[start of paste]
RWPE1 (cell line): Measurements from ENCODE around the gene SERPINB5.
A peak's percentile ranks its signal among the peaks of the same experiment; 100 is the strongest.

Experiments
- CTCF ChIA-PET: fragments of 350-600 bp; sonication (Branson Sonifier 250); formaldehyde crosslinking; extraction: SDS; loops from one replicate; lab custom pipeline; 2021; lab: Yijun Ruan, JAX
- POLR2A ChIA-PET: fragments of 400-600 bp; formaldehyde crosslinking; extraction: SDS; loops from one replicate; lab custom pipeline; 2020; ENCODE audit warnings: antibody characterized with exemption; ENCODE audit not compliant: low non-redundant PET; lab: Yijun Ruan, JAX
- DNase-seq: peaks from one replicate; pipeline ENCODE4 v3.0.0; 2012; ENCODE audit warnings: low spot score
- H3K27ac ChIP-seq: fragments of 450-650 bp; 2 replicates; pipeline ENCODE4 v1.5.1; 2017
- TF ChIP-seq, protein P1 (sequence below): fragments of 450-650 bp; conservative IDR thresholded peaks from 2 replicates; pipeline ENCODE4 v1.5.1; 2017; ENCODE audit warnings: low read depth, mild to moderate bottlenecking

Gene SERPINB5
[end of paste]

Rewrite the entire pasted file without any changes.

RWPE1 (cell line): Measurements from ENCODE around the gene SERPINB5.
A peak's percentile ranks its signal among the peaks of the same experiment; 100 is the strongest.

Experiments
- CTCF ChIA-PET: fragments of 350-600 bp; sonication (Branson Sonifier 250); formaldehyde crosslinking; extraction: SDS; loops from one replicate; lab custom pipeline; 2021; lab: Yijun Ruan, JAX
- POLR2A ChIA-PET: fragments of 400-600 bp; formaldehyde crosslinking; extraction: SDS; loops from one replicate; lab custom pipeline; 2020; ENCODE audit warnings: antibody characterized with exemption; ENCODE audit not compliant: low non-redundant PET; lab: Yijun Ruan, JAX
- DNase-seq: peaks from one replicate; pipeline ENCODE4 v3.0.0; 2012; ENCODE audit warnings: low spot score
- H3K27ac ChIP-seq: fragments of 450-650 bp; 2 replicates; pipeline ENCODE4 v1.5.1; 2017
- TF ChIP-seq, protein P1 (sequence below): fragments of 450-650 bp; conservative IDR thresholded peaks from 2 replicates; pipeline ENCODE4 v1.5.1; 2017; ENCODE audit warnings: low read depth, mild to moderate bottlenecking

Gene SERPINB5